Service charges are one way banks have to make money
Banks have more ways than often we think to make money, and I was reminded of one by a reader a few weeks back, which I greatly appreciate. And you all know how I treasure those who, for whatever reason, take a look at this column: the few, the proud, the curious.
Among other complaints, she cited the common banking practice of assessing service charges on certain accounts when the balance gets below a specified level. This assessment is taken out each month until the balance reaches zero. And then it’s still debited every month, leaving the depositor owing the bank for, essentially, withdrawing the customer’s money to contribute to the bank’s bottom line.
This lady also noted that the resulting deficit amount was referred to a collection agency, which threatened to ruin her credit if she didn’t pay up.
Go into your bank to complain, and you can end up feeling like a real bozo: “It says right here in the forms you signed that you agreed to this (SMILE). Would you like a cup of coffee and a cookie?”
Of course I signed it. Then I forgot about it.
One of her other complaints was that some of her inactive accounts were taken off the radar screen by her bank, meaning that they couldn’t be found on the institution’s website, nor were statements sent. Banking justifies this by explaining that it’s not cost efficient to provide information on accounts that aren’t being used. But it also makes it easier to deduct service charges from accounts that customers may have forgotten about. And there’s something kind of oxymoronically beautiful about booking service charges on deposits that aren’t being serviced.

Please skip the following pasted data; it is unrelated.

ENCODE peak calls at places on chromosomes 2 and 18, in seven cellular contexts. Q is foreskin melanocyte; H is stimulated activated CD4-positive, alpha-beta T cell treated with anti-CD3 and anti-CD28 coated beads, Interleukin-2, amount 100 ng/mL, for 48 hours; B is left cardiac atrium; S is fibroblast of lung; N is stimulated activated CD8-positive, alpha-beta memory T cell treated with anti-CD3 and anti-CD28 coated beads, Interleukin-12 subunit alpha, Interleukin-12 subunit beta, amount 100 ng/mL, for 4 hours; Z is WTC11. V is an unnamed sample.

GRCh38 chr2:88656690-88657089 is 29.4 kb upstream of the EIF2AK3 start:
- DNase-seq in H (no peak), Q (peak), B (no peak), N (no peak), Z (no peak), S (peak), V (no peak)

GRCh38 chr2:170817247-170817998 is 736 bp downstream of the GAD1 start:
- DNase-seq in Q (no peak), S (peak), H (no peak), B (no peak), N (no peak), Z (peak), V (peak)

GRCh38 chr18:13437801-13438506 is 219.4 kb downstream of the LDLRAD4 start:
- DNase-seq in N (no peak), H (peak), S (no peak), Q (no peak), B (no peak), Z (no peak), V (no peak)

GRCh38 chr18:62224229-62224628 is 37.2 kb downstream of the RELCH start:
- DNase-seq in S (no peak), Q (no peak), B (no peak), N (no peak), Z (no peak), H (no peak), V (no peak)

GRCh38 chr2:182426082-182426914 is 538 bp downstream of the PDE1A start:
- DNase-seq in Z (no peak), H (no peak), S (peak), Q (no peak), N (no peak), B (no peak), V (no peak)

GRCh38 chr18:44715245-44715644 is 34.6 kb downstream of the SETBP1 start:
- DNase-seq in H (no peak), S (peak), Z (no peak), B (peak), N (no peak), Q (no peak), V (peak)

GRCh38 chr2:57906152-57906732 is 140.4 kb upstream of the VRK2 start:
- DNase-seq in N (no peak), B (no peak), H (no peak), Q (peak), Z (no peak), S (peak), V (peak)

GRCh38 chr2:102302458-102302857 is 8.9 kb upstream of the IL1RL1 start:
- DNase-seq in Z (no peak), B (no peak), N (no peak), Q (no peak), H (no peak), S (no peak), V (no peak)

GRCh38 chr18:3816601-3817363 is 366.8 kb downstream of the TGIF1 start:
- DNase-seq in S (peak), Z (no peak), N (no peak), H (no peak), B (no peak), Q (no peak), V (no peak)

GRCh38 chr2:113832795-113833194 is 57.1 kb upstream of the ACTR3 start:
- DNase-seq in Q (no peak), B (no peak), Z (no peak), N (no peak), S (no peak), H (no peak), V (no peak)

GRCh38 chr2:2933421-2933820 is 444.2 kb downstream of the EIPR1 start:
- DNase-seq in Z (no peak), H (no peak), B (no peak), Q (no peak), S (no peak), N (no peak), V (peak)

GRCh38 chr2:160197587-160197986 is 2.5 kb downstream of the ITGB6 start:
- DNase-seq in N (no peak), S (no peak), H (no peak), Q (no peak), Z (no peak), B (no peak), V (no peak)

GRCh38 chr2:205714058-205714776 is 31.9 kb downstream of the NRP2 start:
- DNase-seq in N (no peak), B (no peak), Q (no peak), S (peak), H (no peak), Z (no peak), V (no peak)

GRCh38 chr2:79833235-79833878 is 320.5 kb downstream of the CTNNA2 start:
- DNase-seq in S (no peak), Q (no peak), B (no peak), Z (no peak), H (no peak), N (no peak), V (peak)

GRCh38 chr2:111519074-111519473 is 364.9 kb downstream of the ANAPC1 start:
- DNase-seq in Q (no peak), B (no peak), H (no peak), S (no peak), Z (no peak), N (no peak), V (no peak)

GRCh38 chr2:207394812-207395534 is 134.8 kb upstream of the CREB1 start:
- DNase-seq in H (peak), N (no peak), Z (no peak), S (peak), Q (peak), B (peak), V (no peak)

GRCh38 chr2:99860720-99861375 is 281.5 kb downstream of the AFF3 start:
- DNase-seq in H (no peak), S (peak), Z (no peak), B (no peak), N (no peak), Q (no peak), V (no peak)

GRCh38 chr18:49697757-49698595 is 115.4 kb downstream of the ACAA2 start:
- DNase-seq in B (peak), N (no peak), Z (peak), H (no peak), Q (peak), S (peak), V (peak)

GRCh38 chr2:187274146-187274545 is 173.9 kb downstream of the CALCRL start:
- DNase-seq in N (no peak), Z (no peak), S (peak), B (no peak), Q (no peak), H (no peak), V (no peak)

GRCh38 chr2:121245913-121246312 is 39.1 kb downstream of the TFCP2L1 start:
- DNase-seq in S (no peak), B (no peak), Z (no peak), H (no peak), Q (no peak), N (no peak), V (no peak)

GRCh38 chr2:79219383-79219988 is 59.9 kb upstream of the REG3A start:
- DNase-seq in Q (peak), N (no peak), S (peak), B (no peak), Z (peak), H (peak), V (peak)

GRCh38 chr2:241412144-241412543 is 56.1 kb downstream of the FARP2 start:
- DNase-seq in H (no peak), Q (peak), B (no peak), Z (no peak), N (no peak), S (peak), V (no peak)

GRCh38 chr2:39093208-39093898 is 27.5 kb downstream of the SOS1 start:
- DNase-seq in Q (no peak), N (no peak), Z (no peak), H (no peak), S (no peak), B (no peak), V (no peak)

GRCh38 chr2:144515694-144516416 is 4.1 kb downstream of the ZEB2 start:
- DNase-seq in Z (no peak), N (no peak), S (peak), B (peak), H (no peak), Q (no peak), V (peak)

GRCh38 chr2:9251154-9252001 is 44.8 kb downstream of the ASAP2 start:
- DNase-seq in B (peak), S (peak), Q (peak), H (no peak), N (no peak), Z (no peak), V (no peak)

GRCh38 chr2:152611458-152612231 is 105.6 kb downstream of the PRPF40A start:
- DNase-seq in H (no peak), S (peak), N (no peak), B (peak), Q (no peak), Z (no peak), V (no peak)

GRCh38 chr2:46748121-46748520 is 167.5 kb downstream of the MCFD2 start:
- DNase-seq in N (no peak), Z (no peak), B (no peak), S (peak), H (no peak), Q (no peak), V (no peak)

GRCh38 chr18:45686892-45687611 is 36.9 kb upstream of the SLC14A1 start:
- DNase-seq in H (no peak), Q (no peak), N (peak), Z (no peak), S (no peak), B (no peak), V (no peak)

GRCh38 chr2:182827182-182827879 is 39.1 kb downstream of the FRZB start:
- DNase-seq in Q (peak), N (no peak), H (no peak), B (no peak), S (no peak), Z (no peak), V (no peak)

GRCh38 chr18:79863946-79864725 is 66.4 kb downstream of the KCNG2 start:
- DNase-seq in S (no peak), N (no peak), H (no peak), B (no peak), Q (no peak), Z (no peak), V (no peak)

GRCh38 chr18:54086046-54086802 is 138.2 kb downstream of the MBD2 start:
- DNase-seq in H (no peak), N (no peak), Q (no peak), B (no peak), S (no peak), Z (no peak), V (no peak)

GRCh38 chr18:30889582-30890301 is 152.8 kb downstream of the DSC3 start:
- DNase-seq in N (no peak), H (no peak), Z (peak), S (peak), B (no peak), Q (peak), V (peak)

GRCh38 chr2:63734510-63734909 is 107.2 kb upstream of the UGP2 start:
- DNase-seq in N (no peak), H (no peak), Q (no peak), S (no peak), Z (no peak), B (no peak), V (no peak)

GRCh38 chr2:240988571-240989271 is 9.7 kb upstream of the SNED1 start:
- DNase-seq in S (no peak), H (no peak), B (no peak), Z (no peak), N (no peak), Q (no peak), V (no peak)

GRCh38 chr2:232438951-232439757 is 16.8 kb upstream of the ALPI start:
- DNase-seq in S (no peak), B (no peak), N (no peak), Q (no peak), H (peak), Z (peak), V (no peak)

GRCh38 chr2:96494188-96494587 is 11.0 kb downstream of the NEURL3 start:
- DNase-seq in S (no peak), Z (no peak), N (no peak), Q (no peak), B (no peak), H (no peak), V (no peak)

This is a common practice in banking. Many of us, including the writer of this column, have experienced it as bank customers. There’s no question that the administrative cost of maintaining thousands, or millions, of accounts is close to astronomical. But bear in mind that the wholesale price of the product banks sell, money, is virtually free for them. In this respect, banking is like no other business on earth.
The business of banking is still very lucrative. However, tightened, and often punitive, regulation has made it harder to make a buck. Thus, institutions are working every profit center they can, and the service charge profit center is a vital one. In fact, with many small banks during the recent crisis, it was one of the few sources of income that could be counted on. Of course, these maintenance fees aren’t the only charges in the service line item, but they’re a significant part of it.
On balance, we should be grateful for the U.S. banking system. It’s safe, efficient and constantly monitored. If a bank fails, the federal government makes sure you don’t lose a dime. An employee embezzles money from your account, and the bank’s blanket bond makes you whole.
But if a bank tells you it will take your money under certain conditions, pay attention.
Because it will take your money.
Pat Dalrymple is a western Colorado native and has spent almost 50 years in mortgage lending and banking in the Roaring Fork Valley. He’ll be happy to answer your questions or hear your comments. His e-mail is firstname.lastname@example.org.
Start a dialogue, stay on topic and be civil.
If you don't follow the rules, your comment may be deleted.